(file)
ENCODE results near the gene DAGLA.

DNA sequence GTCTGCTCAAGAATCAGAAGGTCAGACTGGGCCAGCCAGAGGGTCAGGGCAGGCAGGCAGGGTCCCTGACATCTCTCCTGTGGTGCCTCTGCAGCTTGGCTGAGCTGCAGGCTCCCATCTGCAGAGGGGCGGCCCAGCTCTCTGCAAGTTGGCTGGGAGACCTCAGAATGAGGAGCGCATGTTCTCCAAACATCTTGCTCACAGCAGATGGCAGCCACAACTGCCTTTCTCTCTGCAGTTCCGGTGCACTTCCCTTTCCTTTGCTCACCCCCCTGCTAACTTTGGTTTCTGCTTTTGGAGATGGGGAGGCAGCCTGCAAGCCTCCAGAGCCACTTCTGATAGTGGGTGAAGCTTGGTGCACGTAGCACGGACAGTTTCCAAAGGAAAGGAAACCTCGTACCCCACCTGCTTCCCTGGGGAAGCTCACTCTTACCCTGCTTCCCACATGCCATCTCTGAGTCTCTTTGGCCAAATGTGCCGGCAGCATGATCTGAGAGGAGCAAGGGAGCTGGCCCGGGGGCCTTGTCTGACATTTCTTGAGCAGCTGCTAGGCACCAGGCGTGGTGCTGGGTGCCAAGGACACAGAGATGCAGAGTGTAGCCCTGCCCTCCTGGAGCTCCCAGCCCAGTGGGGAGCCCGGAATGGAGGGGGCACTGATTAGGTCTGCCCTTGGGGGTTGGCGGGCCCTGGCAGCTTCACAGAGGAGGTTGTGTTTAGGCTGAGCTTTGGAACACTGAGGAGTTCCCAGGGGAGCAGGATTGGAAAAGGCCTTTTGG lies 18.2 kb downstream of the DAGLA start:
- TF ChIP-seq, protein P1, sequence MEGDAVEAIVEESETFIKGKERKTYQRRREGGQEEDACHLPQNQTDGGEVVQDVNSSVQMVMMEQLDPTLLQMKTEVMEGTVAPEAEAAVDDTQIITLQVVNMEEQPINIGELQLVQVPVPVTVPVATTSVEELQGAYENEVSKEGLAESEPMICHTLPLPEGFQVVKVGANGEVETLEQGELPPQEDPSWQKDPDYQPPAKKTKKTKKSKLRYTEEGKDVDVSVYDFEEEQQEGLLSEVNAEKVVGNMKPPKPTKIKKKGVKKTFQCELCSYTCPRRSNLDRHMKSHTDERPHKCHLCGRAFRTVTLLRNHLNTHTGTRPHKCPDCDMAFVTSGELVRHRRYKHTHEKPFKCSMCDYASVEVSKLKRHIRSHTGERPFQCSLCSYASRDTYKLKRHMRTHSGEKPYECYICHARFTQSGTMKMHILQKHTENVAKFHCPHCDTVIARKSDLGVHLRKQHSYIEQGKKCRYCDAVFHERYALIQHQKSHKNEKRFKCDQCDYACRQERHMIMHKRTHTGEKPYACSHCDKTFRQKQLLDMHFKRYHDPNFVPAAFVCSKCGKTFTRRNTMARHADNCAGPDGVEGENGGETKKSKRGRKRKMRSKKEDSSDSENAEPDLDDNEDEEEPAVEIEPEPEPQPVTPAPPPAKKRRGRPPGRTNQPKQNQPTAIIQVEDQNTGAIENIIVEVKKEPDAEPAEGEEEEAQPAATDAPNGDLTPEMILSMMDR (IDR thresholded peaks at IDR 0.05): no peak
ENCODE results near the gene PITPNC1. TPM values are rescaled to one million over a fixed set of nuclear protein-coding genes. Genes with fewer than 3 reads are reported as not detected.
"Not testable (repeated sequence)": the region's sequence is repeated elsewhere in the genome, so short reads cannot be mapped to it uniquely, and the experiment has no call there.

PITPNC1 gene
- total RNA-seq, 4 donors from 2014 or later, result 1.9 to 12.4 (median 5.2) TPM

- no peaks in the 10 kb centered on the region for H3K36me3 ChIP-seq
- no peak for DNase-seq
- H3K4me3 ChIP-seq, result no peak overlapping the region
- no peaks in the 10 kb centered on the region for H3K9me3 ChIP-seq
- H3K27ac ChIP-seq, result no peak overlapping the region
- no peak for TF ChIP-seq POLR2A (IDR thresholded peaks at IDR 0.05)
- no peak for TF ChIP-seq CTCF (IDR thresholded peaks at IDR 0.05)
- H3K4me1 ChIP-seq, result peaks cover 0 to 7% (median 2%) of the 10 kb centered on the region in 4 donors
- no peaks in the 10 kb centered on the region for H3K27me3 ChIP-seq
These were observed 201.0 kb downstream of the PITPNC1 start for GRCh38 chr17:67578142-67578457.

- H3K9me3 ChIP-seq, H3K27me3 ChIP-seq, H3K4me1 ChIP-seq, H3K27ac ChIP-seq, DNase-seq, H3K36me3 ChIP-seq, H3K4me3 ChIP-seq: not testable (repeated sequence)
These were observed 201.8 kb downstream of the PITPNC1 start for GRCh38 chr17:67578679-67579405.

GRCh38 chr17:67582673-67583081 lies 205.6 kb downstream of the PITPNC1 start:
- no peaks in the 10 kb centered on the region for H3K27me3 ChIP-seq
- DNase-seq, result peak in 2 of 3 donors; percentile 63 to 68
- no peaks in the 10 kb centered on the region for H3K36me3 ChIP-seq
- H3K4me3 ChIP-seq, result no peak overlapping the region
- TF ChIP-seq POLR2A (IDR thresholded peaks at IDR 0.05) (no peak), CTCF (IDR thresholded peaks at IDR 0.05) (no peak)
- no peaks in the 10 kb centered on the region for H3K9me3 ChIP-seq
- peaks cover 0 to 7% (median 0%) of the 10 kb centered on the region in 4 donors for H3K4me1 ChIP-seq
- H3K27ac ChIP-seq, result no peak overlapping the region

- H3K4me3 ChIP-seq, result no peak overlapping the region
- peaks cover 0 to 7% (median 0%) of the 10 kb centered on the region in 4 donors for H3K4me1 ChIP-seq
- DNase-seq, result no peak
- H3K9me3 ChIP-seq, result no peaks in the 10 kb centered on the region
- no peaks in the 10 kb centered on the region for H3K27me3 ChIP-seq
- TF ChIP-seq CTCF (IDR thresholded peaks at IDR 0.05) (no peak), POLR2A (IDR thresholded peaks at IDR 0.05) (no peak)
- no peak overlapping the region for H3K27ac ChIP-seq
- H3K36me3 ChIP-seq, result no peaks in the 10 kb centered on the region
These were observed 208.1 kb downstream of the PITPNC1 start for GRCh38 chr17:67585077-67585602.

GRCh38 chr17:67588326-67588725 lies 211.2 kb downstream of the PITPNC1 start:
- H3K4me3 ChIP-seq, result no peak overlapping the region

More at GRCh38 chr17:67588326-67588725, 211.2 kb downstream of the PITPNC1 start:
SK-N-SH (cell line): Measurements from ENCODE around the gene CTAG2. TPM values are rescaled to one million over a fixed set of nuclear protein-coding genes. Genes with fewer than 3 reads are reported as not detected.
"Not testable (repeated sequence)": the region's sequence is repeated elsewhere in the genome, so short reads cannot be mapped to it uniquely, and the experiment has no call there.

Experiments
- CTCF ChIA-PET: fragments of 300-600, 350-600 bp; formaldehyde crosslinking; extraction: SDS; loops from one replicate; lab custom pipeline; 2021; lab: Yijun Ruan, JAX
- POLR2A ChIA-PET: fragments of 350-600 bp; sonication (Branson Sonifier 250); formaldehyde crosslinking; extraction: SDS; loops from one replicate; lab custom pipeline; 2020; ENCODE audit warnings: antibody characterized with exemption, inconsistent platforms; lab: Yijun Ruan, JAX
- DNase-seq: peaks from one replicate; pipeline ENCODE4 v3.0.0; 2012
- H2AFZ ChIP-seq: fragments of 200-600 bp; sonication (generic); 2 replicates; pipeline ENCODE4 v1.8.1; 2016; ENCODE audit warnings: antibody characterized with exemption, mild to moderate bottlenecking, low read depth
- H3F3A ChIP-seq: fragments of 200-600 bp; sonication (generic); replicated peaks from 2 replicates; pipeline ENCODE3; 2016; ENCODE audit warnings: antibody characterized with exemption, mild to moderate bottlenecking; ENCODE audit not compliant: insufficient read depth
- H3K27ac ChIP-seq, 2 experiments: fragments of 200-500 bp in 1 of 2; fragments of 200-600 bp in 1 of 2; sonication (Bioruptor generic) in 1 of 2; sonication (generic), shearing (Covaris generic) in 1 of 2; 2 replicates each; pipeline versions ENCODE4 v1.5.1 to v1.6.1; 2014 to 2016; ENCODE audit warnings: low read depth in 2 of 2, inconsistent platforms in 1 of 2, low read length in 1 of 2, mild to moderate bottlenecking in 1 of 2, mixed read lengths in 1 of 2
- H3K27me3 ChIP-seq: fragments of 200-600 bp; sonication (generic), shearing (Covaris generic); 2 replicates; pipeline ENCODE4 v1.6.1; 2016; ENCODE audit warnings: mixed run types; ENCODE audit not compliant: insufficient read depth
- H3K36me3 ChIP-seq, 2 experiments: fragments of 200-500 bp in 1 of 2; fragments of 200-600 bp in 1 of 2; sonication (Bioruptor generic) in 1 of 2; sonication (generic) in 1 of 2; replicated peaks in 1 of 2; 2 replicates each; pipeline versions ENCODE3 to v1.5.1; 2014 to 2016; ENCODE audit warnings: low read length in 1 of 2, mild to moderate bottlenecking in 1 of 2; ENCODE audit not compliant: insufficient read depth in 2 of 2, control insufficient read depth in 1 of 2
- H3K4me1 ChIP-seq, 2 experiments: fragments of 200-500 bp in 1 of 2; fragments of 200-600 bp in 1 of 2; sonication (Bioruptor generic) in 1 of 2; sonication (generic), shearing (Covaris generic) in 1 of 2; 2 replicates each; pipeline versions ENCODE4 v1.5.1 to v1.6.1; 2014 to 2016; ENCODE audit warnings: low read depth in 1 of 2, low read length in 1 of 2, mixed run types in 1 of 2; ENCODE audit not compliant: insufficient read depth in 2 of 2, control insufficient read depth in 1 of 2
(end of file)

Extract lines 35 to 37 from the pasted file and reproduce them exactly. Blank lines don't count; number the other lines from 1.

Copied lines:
- no peak overlapping the region for H3K27ac ChIP-seq
- H3K36me3 ChIP-seq, result no peaks in the 10 kb centered on the region
These were observed 208.1 kb downstream of the PITPNC1 start for GRCh38 chr17:67585077-67585602.